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  • Tanstafl - Tuesday, June 7, 2005 - link

    #52, the reason they chose to use a PCI slot is most likely because that allows them to use standby power to retain the content of the RAM drive. If you check what's been written about the Gigabyte RAM disk card you will find that the battery is only used when the machine is unplugged, or when there is a power outage.
  • erwos - Friday, June 3, 2005 - link

    "#50, yeah there is another purpose other than power. The PCI slot holds the card in place so it doesn't rock around inside your tower. :)"

    Again, you don't need a PCI slot for that. A mounting bracket would solve that just fine, and possibly even give me room for two in a single 5.25 bay. It's solid state - the thing isn't going to move.
  • mlittl3 - Thursday, June 2, 2005 - link

    #50, yeah there is another purpose other than power. The PCI slot holds the card in place so it doesn't rock around inside your tower. :)
  • erwos - Thursday, June 2, 2005 - link

    My _theory_ is that the PCI bus is used for something other than just power. Maybe some kind of configuration and/or debugging. I find it tough to believe they made this thing use PCI for power alone, because a simple 4-pin would have solved that pretty easily.

  • KayKay - Thursday, June 2, 2005 - link

    Wow, this was an excellent article, one of the best i've seen to date.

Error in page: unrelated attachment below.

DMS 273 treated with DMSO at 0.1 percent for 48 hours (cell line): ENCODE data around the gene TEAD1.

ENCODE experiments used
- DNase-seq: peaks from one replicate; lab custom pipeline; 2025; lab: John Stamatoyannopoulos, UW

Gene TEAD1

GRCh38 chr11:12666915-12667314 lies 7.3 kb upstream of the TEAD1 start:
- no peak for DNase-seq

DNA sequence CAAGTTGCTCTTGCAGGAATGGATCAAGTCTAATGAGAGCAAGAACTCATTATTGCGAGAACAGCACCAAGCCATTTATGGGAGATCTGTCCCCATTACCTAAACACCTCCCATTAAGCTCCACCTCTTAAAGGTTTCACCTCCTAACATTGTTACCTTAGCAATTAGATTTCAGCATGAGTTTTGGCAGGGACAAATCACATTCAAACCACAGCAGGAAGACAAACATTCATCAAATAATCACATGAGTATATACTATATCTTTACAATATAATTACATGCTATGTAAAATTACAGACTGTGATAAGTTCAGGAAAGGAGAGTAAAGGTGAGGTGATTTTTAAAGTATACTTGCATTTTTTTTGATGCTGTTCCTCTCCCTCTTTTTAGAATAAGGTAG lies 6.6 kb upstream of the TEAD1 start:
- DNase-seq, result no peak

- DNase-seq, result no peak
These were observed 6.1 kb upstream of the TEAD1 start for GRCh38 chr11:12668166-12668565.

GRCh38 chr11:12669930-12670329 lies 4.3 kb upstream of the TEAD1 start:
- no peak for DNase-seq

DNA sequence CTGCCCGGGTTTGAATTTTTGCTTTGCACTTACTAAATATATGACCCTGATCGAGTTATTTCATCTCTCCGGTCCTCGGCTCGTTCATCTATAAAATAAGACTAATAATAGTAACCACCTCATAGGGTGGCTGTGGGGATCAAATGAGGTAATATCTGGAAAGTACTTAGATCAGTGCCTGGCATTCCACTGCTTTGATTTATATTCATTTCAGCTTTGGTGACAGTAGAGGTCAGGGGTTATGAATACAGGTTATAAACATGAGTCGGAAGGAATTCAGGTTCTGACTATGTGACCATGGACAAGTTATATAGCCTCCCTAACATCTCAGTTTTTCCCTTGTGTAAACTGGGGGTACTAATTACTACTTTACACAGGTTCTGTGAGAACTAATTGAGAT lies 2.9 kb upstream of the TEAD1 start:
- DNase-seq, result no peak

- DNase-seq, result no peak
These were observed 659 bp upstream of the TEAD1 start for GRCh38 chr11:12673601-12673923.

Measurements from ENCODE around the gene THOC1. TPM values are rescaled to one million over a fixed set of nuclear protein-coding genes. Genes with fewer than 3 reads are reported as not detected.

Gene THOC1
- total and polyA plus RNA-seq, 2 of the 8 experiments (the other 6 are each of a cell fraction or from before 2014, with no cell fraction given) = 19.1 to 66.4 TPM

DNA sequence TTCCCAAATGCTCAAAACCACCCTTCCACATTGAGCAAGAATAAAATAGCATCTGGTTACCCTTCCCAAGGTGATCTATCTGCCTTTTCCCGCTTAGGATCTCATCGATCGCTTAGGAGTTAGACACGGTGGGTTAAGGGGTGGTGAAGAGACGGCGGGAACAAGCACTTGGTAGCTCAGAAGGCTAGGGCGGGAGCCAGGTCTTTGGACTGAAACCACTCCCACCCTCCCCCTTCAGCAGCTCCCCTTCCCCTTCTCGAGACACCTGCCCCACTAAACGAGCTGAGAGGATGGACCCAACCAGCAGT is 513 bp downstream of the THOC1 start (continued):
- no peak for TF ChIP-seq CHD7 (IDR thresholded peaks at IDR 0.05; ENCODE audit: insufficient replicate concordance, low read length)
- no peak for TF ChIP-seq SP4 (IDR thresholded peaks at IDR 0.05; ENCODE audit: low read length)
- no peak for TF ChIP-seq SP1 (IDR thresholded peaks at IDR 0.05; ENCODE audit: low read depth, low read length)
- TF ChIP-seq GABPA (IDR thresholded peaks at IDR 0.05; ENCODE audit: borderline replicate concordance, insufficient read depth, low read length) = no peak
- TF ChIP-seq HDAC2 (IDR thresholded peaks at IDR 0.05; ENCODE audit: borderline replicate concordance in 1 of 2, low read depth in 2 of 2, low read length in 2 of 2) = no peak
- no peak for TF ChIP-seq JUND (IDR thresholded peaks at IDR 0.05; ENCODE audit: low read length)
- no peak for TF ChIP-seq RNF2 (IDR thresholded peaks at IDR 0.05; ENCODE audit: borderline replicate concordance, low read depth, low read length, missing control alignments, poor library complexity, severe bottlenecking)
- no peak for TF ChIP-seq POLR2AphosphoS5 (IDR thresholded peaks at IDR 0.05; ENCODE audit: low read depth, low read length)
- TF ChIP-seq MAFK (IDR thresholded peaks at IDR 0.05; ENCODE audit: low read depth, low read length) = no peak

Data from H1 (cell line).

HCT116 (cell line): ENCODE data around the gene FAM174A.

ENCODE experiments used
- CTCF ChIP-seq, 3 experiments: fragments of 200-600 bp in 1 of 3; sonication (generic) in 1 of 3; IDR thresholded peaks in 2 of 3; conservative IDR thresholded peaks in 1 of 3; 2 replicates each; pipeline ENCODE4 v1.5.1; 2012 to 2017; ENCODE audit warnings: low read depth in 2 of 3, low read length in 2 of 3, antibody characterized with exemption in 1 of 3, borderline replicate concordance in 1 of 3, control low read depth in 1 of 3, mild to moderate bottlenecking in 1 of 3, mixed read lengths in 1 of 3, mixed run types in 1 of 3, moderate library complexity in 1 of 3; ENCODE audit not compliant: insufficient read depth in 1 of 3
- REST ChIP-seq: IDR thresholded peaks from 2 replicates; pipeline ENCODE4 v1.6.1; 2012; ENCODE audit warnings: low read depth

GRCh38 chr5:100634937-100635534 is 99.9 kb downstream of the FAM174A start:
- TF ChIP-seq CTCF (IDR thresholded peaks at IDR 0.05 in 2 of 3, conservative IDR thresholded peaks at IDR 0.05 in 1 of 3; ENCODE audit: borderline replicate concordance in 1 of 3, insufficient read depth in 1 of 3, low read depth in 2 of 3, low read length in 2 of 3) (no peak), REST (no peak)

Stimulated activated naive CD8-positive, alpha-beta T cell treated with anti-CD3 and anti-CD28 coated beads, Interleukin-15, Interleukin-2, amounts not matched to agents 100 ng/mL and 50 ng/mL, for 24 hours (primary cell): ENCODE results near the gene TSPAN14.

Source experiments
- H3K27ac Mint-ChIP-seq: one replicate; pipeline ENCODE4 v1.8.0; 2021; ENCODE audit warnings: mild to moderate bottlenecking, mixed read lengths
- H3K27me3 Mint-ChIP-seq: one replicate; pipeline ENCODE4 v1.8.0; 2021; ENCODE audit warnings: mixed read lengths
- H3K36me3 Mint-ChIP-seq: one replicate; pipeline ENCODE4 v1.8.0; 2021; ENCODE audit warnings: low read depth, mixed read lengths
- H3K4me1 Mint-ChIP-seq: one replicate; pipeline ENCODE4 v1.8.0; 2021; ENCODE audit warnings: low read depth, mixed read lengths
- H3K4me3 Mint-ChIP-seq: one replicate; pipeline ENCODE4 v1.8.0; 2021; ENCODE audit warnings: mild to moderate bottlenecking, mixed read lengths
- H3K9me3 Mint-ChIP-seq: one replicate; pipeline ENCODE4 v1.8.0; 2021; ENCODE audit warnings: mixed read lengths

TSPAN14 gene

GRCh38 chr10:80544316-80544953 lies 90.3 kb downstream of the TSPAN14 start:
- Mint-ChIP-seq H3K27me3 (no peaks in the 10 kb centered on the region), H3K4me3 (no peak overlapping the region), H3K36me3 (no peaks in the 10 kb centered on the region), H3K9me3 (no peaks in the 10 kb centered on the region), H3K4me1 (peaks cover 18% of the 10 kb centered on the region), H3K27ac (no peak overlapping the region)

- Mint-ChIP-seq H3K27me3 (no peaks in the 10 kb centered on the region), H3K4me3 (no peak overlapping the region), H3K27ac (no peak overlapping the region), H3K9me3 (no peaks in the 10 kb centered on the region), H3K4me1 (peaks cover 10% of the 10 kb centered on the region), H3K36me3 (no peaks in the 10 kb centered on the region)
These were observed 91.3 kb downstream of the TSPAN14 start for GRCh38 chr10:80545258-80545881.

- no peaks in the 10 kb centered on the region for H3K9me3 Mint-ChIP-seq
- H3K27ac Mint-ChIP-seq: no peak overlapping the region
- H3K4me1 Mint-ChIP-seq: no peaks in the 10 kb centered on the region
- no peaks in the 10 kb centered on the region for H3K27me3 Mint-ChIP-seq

AGP and PCI-E on the same board, don't see much of that, but im sure people out there would appreciate it if it was widely available
  • nserra - Thursday, June 2, 2005 - link

    #40 What are you talking about I have been installing PC's with ASrock boards (K8 Combo-Z and K8Upgrade-1689) and all super stable and fast (boot time records!!!). I have to say that these are all much faster than the asus boards that I was installing (K8V SE, ...)

    You must have been unlucky, and don’t forget one thing if mobo makers and bios makers put the same affords they do on intel chipsets, I doubt that Uli and Sis looked so bad...
  • jiulemoigt - Thursday, June 2, 2005 - link

    this is wrong pik
    on p9
    there is three dead give aways one which i feel like
    an idiot for missing is the VGA connector and the
    others are the audio jacks are sperated in one pik but not in the cut away and it still supports two ethernet adapters which is also missing in the second pik.
  • Penth - Wednesday, June 1, 2005 - link


    You are right with your guess that even the newest and fastest SATA drives fail to max out a SATA I connection. I think my Raptor maxes out at about 70-something MB per second. Not even half the capability of the SATA interface.

    I am supremely interested in this card, but I think if I was going to be paying that much per GB, I would wait for a SATA II connection, where the increase in bandwidth would be very apparent with 300MB/s sustained transfers.
  • monsoon - Wednesday, June 1, 2005 - link

    MLITTL3 forgive my ignorance, but how does it come that data transfer through the SATA connector is faster when pumped by the i-RAM instead of a SATA HD ?

    i mean, ok, i understand HD access latency is lower, but shouldn't we already have the SATA BUS at its max if we buy some kick ass SATA HD ?

    or is it that SATA HDs around ( including RAPTORS, etc.. ) come nowhere near the bandwidth possibility of the SATA bus ?


    PS - please bear with my ignorance !!!
  • DanDaManJC - Wednesday, June 1, 2005 - link

    hmmm that ULi mobo, well specifically their chip that allows both agp and pci-express looks awesome!

    I've been waiting around for a solution like that... now all I need is $500 for the rest of the pc... haha *sigh*